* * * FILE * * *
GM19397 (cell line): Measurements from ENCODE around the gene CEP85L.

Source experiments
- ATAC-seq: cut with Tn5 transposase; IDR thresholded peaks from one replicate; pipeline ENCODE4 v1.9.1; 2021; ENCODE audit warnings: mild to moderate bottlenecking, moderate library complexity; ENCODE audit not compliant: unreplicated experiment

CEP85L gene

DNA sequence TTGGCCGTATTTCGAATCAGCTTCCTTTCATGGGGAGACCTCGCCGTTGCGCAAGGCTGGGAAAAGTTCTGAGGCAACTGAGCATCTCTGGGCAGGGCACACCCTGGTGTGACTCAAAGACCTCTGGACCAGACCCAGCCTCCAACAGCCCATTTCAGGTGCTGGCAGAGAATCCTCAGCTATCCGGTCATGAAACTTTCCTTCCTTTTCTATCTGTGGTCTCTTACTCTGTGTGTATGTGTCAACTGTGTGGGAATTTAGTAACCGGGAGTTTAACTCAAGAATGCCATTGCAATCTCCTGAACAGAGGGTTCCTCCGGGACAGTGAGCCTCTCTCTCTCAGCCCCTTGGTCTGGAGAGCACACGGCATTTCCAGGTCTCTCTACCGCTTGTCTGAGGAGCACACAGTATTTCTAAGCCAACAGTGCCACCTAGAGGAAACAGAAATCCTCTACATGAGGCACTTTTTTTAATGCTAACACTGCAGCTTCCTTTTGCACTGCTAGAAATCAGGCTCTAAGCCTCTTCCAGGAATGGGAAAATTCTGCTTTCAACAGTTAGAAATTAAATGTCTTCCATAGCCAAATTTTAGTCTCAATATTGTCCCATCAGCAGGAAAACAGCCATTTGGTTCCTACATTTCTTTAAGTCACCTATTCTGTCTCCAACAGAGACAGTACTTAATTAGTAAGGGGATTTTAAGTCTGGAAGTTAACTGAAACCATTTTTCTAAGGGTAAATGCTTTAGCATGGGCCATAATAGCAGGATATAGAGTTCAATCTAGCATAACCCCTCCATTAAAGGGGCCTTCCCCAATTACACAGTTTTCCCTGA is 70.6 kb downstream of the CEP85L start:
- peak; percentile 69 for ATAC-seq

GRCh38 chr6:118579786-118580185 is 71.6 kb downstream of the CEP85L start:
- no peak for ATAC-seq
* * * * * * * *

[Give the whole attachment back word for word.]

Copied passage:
GM19397 (cell line): Measurements from ENCODE around the gene CEP85L.

Source experiments
- ATAC-seq: cut with Tn5 transposase; IDR thresholded peaks from one replicate; pipeline ENCODE4 v1.9.1; 2021; ENCODE audit warnings: mild to moderate bottlenecking, moderate library complexity; ENCODE audit not compliant: unreplicated experiment

CEP85L gene

DNA sequence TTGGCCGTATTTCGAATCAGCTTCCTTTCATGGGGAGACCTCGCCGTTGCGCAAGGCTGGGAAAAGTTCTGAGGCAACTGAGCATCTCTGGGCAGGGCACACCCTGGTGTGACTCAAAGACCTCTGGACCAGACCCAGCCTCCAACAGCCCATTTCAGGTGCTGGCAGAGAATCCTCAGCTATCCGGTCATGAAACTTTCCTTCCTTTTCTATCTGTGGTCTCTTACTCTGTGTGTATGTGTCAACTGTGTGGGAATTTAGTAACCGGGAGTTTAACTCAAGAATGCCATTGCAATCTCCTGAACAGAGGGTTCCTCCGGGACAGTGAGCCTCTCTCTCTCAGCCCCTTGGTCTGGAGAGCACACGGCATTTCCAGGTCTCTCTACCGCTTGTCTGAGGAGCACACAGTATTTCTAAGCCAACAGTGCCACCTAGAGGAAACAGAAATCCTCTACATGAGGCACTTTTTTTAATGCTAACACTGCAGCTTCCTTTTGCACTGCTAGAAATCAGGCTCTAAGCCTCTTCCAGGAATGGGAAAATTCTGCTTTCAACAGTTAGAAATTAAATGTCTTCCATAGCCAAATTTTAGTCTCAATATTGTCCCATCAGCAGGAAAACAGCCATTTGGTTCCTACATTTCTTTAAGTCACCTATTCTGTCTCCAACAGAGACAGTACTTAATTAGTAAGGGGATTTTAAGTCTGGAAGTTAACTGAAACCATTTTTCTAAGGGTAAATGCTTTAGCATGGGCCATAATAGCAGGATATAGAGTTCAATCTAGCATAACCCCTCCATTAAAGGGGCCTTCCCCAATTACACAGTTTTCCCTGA is 70.6 kb downstream of the CEP85L start:
- peak; percentile 69 for ATAC-seq

GRCh38 chr6:118579786-118580185 is 71.6 kb downstream of the CEP85L start:
- no peak for ATAC-seq